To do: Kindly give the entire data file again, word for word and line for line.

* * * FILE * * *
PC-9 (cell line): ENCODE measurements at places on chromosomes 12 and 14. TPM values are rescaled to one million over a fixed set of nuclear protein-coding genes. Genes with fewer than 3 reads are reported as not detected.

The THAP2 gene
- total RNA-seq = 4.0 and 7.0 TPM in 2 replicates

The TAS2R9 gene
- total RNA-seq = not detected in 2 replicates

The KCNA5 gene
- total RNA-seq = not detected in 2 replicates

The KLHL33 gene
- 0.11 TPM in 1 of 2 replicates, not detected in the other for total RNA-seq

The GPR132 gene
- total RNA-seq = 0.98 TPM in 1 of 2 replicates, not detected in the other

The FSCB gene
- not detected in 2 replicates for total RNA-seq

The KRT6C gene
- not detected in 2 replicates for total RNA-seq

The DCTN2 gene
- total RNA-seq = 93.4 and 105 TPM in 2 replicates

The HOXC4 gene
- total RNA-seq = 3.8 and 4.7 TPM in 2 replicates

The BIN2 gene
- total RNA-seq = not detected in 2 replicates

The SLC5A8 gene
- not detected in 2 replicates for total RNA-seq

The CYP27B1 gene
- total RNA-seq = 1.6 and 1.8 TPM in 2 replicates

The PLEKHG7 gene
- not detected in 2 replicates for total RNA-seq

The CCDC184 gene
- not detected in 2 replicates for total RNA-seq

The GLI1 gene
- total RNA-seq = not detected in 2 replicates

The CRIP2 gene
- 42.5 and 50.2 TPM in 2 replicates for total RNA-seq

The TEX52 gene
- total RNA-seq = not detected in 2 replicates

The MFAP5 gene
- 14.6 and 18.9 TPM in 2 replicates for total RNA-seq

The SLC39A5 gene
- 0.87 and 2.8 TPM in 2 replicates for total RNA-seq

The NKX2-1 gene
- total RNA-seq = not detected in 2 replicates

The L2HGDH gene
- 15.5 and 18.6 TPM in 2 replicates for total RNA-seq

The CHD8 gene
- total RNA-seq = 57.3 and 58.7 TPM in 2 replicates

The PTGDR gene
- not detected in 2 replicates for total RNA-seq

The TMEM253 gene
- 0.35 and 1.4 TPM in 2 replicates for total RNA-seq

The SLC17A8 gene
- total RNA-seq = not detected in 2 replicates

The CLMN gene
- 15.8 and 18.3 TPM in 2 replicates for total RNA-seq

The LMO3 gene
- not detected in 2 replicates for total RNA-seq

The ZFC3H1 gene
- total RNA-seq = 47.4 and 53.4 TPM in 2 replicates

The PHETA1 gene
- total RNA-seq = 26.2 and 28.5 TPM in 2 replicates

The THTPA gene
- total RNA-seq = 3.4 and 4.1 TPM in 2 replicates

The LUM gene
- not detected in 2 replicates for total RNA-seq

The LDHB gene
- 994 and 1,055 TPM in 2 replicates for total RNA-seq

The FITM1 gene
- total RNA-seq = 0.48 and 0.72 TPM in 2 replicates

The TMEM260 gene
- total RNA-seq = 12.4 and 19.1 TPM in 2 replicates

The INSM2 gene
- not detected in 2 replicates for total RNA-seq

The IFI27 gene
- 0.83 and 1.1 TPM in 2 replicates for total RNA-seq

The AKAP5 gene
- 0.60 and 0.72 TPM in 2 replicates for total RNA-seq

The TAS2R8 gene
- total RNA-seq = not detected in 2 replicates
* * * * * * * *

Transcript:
PC-9 (cell line): ENCODE measurements at places on chromosomes 12 and 14. TPM values are rescaled to one million over a fixed set of nuclear protein-coding genes. Genes with fewer than 3 reads are reported as not detected.

The THAP2 gene
- total RNA-seq = 4.0 and 7.0 TPM in 2 replicates

The TAS2R9 gene
- total RNA-seq = not detected in 2 replicates

The KCNA5 gene
- total RNA-seq = not detected in 2 replicates

The KLHL33 gene
- 0.11 TPM in 1 of 2 replicates, not detected in the other for total RNA-seq

The GPR132 gene
- total RNA-seq = 0.98 TPM in 1 of 2 replicates, not detected in the other

The FSCB gene
- not detected in 2 replicates for total RNA-seq

The KRT6C gene
- not detected in 2 replicates for total RNA-seq

The DCTN2 gene
- total RNA-seq = 93.4 and 105 TPM in 2 replicates

The HOXC4 gene
- total RNA-seq = 3.8 and 4.7 TPM in 2 replicates

The BIN2 gene
- total RNA-seq = not detected in 2 replicates

The SLC5A8 gene
- not detected in 2 replicates for total RNA-seq

The CYP27B1 gene
- total RNA-seq = 1.6 and 1.8 TPM in 2 replicates

The PLEKHG7 gene
- not detected in 2 replicates for total RNA-seq

The CCDC184 gene
- not detected in 2 replicates for total RNA-seq

The GLI1 gene
- total RNA-seq = not detected in 2 replicates

The CRIP2 gene
- 42.5 and 50.2 TPM in 2 replicates for total RNA-seq

The TEX52 gene
- total RNA-seq = not detected in 2 replicates

The MFAP5 gene
- 14.6 and 18.9 TPM in 2 replicates for total RNA-seq

The SLC39A5 gene
- 0.87 and 2.8 TPM in 2 replicates for total RNA-seq

The NKX2-1 gene
- total RNA-seq = not detected in 2 replicates

The L2HGDH gene
- 15.5 and 18.6 TPM in 2 replicates for total RNA-seq

The CHD8 gene
- total RNA-seq = 57.3 and 58.7 TPM in 2 replicates

The PTGDR gene
- not detected in 2 replicates for total RNA-seq

The TMEM253 gene
- 0.35 and 1.4 TPM in 2 replicates for total RNA-seq

The SLC17A8 gene
- total RNA-seq = not detected in 2 replicates

The CLMN gene
- 15.8 and 18.3 TPM in 2 replicates for total RNA-seq

The LMO3 gene
- not detected in 2 replicates for total RNA-seq

The ZFC3H1 gene
- total RNA-seq = 47.4 and 53.4 TPM in 2 replicates

The PHETA1 gene
- total RNA-seq = 26.2 and 28.5 TPM in 2 replicates

The THTPA gene
- total RNA-seq = 3.4 and 4.1 TPM in 2 replicates

The LUM gene
- not detected in 2 replicates for total RNA-seq

The LDHB gene
- 994 and 1,055 TPM in 2 replicates for total RNA-seq

The FITM1 gene
- total RNA-seq = 0.48 and 0.72 TPM in 2 replicates

The TMEM260 gene
- total RNA-seq = 12.4 and 19.1 TPM in 2 replicates

The INSM2 gene
- not detected in 2 replicates for total RNA-seq

The IFI27 gene
- 0.83 and 1.1 TPM in 2 replicates for total RNA-seq

The AKAP5 gene
- 0.60 and 0.72 TPM in 2 replicates for total RNA-seq

The TAS2R8 gene
- total RNA-seq = not detected in 2 replicates